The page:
What is contents insurance?
It's important that you have the right cover in place if you ever become a victim of theft, fire or flood damage. As you may end up needing to replace a lot, if not all, of your belongings.
Home insurance is split into two basic types of policy. Buildings insurance, and contents insurance.
Buildings insurance is there to protect the structure of the house and any permanent fixtures inside.
Read on to find out all about contents insurance, and why you might need it.
READ MORE: Buildings insurance
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What is contents insurance?
Contents insurance is designed to protect your belongings. As a general rule, your contents are the things that could be taken with you if you decided to move house.
Think to yourself: “If I had to replace everything in my house after a fire, how much would it cost me?”
Chances are that the figure is in the tens of thousands. This is where contents insurance comes in.
A contents insurance policy protects your stuff against theft or damage from fire and flooding. This could include things like:
Furniture - beds, sofas, wardrobes and dining tables.
Entertainment - DVDs, CDs, video games, books and vinyl.
Kitchenware - pots, pans, cutlery as well as microwaves, kettles etc.
Soft furnishings - cushions, curtain and bedding.
Electricals - TVs, DVD players, laptops, games consoles and digital media.
Toys, ornaments and antiques.
Clothes and jewellery.
The list goes on, and you’d be surprised at how much it all adds up.
READ MORE: How to calculate your home contents
How does it work?
Most insurers operate under one of these two types of policy:
The first is indemnity - a policy that takes into account wear and tear on items that you claim for.
So if your six-year-old rug ruined by leaking water, any payout you’d get for the rug might be reduced because of its age.
The other kind is new for old, which pays out the full amount for a shiny new replacement.
Because the payouts tend to be higher, new for old policies could have higher premiums than indemnity policies.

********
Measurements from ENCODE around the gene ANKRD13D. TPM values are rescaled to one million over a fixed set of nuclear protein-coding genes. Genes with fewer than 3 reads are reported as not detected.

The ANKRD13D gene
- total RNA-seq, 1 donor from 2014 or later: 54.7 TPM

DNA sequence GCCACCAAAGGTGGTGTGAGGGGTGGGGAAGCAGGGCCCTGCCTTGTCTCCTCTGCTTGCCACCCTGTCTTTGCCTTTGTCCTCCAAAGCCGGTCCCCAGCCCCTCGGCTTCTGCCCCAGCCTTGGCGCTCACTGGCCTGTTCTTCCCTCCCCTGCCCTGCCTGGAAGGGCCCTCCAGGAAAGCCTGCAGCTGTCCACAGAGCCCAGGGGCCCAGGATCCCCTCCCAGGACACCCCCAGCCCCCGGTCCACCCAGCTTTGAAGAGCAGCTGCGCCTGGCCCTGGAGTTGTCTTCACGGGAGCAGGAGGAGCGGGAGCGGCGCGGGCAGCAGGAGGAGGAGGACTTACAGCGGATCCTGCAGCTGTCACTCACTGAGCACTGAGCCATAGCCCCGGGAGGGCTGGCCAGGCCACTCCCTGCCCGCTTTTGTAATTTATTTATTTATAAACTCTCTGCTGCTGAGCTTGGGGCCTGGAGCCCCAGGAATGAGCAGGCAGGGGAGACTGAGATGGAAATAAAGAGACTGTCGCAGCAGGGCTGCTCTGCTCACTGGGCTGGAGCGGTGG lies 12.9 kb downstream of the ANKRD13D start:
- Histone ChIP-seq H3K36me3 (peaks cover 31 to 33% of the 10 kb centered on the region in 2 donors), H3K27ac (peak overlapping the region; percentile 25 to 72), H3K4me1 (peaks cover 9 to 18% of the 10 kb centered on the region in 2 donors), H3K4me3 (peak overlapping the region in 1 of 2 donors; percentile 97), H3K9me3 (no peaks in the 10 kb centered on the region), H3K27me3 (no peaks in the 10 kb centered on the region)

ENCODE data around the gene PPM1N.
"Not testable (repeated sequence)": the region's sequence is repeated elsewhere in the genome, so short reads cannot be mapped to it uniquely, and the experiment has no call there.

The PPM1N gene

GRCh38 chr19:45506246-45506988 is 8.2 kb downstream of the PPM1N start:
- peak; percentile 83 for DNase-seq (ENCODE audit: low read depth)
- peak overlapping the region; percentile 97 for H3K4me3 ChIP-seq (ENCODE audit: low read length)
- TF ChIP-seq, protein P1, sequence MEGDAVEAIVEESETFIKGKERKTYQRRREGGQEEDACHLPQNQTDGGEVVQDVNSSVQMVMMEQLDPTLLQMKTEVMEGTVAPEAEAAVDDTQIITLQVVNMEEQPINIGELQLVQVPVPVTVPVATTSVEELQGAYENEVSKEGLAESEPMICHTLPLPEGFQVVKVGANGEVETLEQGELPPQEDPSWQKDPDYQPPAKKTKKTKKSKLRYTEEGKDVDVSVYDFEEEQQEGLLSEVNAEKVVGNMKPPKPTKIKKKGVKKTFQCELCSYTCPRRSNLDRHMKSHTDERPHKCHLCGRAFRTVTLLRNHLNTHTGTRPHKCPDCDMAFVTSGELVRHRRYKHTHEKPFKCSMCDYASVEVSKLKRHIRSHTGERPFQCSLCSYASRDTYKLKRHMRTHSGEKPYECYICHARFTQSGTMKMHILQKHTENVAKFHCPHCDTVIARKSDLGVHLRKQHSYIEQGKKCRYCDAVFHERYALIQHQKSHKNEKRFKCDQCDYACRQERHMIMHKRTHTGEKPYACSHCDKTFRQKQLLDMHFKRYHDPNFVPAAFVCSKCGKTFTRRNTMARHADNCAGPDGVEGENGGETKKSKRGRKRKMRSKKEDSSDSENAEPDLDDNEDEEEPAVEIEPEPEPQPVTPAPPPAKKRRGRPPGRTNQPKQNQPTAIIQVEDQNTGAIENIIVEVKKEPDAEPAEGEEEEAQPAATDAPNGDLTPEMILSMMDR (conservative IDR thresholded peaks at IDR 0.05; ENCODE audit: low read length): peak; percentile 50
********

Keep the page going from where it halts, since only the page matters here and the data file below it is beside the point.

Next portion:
READ MORE: How to claim on your home insurance policy
Is it compulsory to insure my contents?
Not in the slightest.
Whereas buildings insurance may be required by a lender before you can have a mortgage, contents insurance is completely optional, but a very sensible idea.
READ MORE: High value listed items
How much do I insure my belongings for?
The simple answer? Insure them for what they’re worth.
Ideally you want to have enough cover in place so that you could replace everything you own if something was to happen to your home.
“Everything” also includes all the stuff that you’d normally forget about, like those old Christmas decorations in the attic, and that exercise bike you threw in the shed after one use.
It can seem like a pretty daunting task, but it’ll be worth it to get an accurate idea of how much everything is worth.
An easy way to work out the value of your contents is to go room by room and tot up how much each type of item adds up.
An even easier way is to use our contents calculator that will keep a running total of how much your stuff is worth.
Keep a record of which of your belongings is worth more than £1,000.
These are classed as high-risk because of their value – they’re a more tempting target for burglars, and could be more difficult to replace.
READ MORE: How to reduce your home insurance premiums
Extra cover for your contents
Though they’re usually not part of a standard contents policy, some insurers may offer extra cover at a cost.
The most common extras are:
Accidental damage cover – in case you drop your iPhone down the toilet or launch your TV remote into the TV.
Legal expenses cover – covers legal fees for if you took a tradesman to court, or if someone was injured in your home and then sued.
Home emergency cover – offers a helpline for quick assistance when a pipe bursts, a window breaks or your house is infested with pests.
When looking at contents insurance policies, check what exclusions each insurer has on the policy.
And keep an eye out for what excesses are attached to make sure you’re not unwittingly paying over the odds.
Also, don’t blindly hit the buy button just because one policy is cheapest – make sure that what you’re getting will serve you well if you ever need to use it.
READ MORE: Excess explained - compulsory vs voluntary